On Thursday night I left the library at closing time just before 7pm. I walked up Catte Street to unlock my bike and cycle home for dinner. As I was crossing the lane underneath the Bridge of Sighs, I thought "What the fuck?!" as I saw flames coming from the New Bodleian. It was on fire. When I was closer I realized it was a deliberate fire: a huge globe of little flames in flower pots, smoking incense.
I stood on the corner outside the History Faculty, drinking tea from my flask, taking in the wonderful scene. I love how Oxford can surprise you like this. The whole of Broad Street was transformed. Wires of lights were suspended from the Clarendon Building and the Sheldonian Theatre.
There were braziers in the middle of the street.
Further up, there were metals columns above a bowl of fire, with some sort of gear-wheel mechanism controlling the supply of oxygen, so they would periodically explode a fireball from the top. They were being operated by men in black suits wearing black hats. I thought they might have been local gypsies, celebrating some kind of rite of spring or the Ides of March. (14 March, I discovered, is Pi day: if you write the date the American way, 3.14, it's the first two decimal places of Pi.)
(Pardon the lopsided orientation of this video. I still haven't got used to the fact that you can't hold the camera in portrait upright fashion when taking videos.) There were also little carvings in metal.
And a massive star-shaped chandelier suspended from a crane opposite Balliol College.
There was a brilliant atmosphere of excitement, wonder and calm. I was torn between trying to enjoy the moment and wanting to share it with other people. I toyed with the idea of going home for my camera. I texted a few people to tell them to get down here, even tried phoning. I was quite glad no one came, though. I was happy soaking it all up by myself, trusting my own impressions.
I liked not knowing what it was all about at first, what it was in aid of. It felt pagan, medieval, properly old English. And yet everyone was desperately trying to record it with the camera phones and digital cameras, and even I was using my mobile to try to contact people. Eventually I was given a leaflet explaining what it was. The bandstand in the middle, with some book* music from Jali Fily Cissokho, a Mandinkan Griot and kora player from Senegal - an instrument played between the legs like a cello, looking like a sitar/guitar, and sounding like a harp - was part of a festival organized by Oxford Contemporary Music. The huge pendulum of fire, which I didn't notice on the first night because a crowd of people surrounded it, is supposed to swing around 1,000 a night, marking the 1,000 years of Oxfordshire. It's all part of a cultural celebration initiated by Oxford Inspires, the company that was formed after Oxford's unsuccessful bid for European Capital of Culture in 2008.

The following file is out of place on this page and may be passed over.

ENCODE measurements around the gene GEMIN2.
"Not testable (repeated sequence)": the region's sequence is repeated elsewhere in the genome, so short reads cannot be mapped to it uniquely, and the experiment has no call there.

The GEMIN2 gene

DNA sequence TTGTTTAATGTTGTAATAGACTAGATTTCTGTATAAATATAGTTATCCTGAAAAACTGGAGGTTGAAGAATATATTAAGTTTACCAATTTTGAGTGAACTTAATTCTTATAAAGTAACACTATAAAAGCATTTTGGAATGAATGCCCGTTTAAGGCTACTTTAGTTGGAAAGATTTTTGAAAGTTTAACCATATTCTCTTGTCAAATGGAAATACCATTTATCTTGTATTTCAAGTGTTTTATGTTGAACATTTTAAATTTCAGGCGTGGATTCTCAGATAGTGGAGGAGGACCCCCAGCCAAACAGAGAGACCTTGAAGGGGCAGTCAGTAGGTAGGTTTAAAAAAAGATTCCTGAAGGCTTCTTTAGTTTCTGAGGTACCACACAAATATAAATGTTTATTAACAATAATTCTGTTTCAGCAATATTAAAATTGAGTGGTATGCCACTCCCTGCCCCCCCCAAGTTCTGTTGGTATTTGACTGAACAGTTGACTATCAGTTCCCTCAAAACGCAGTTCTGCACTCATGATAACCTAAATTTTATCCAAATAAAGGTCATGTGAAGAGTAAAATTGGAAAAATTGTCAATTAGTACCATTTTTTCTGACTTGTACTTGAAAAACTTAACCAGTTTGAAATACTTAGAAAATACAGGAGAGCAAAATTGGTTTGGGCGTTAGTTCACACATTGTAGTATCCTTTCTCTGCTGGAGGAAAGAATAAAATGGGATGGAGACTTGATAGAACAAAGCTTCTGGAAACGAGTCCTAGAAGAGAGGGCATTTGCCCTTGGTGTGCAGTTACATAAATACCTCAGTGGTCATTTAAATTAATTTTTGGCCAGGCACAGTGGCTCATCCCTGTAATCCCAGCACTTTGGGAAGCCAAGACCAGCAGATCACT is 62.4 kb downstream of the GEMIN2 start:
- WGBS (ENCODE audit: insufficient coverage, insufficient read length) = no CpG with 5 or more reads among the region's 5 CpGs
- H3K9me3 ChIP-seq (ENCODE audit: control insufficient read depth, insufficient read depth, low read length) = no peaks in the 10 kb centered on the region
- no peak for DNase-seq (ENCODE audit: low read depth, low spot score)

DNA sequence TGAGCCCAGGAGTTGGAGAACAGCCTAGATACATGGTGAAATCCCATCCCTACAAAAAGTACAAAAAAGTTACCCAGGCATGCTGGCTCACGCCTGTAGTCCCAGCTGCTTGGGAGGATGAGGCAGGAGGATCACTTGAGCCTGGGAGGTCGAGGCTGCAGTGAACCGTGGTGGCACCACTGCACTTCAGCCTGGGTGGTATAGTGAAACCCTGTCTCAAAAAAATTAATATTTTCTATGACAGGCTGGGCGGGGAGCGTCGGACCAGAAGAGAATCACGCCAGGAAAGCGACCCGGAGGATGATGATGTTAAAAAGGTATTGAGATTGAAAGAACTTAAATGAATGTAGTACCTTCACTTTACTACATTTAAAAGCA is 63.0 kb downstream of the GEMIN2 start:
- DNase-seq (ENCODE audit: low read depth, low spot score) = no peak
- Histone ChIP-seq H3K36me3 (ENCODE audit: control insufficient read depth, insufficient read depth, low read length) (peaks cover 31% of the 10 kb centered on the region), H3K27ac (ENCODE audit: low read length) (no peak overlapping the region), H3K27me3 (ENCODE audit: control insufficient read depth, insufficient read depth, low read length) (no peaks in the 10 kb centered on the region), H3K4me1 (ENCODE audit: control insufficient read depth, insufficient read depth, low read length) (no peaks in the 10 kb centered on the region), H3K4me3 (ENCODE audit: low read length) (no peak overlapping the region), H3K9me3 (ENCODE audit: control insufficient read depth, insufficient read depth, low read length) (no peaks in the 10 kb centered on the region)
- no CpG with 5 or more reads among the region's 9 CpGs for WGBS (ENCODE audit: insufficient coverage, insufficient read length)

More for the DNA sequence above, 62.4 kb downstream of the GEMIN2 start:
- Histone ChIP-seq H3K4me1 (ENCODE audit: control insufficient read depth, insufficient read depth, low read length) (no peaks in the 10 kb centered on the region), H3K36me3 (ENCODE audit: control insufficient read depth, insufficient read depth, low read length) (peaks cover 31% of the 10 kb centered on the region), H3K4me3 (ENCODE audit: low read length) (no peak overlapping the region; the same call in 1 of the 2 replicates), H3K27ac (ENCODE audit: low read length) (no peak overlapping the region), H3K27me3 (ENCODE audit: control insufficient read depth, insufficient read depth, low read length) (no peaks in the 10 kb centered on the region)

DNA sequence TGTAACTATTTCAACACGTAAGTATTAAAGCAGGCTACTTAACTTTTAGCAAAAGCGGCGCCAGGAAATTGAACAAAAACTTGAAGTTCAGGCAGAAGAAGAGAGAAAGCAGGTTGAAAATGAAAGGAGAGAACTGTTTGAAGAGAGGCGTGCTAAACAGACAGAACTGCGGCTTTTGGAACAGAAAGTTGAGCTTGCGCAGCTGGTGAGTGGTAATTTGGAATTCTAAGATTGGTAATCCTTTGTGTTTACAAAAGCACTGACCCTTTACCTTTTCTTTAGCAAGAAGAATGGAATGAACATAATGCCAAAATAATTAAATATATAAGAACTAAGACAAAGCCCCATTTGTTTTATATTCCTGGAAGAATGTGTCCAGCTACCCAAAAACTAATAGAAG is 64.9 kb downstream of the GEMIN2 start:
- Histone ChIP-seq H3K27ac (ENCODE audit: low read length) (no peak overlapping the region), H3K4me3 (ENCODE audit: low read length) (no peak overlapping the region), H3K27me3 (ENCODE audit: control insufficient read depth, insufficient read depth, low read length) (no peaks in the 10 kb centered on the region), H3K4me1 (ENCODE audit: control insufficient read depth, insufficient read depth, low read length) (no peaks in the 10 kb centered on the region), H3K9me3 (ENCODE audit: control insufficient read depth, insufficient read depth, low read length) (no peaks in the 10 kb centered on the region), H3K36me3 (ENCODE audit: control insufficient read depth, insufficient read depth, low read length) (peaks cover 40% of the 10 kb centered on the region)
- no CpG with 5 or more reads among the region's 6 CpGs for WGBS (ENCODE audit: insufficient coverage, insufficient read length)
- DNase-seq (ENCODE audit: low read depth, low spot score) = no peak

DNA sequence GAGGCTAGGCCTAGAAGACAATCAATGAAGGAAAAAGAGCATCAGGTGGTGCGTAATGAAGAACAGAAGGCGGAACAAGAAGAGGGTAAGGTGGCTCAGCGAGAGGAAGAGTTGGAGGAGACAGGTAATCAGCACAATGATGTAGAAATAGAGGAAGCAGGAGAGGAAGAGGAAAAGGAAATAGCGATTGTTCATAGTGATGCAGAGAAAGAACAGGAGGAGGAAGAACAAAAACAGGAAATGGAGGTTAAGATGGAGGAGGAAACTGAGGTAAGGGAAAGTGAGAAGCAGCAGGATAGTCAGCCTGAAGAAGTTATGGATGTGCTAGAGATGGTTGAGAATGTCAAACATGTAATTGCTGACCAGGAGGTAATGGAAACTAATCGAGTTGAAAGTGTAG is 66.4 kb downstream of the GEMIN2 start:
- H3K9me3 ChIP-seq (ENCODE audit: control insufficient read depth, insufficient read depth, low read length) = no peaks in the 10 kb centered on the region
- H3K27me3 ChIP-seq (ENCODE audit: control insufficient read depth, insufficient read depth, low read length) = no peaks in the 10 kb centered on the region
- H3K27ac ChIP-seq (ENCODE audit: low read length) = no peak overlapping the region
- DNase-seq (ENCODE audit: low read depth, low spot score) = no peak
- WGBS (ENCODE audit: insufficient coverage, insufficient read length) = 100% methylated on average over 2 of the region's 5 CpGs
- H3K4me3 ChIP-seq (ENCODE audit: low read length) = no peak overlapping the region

These photos and videos I took on Friday night. Going back wasn't quite as special. There wasn't that sense of surprise and confusion. I also didn't look at things in the same way, as I was always thinking of the photo, of which settings to use, where to place my camera. That was why I didn't want to spoil Thursday night. I wouldn't have experienced it in the same way. I wanted to veer more towards the medieval than the modern.
* "book" is what predictive text spells when you type 2665 for "cool". I believe it has become (and probably ceased to be) playground slang for "cool".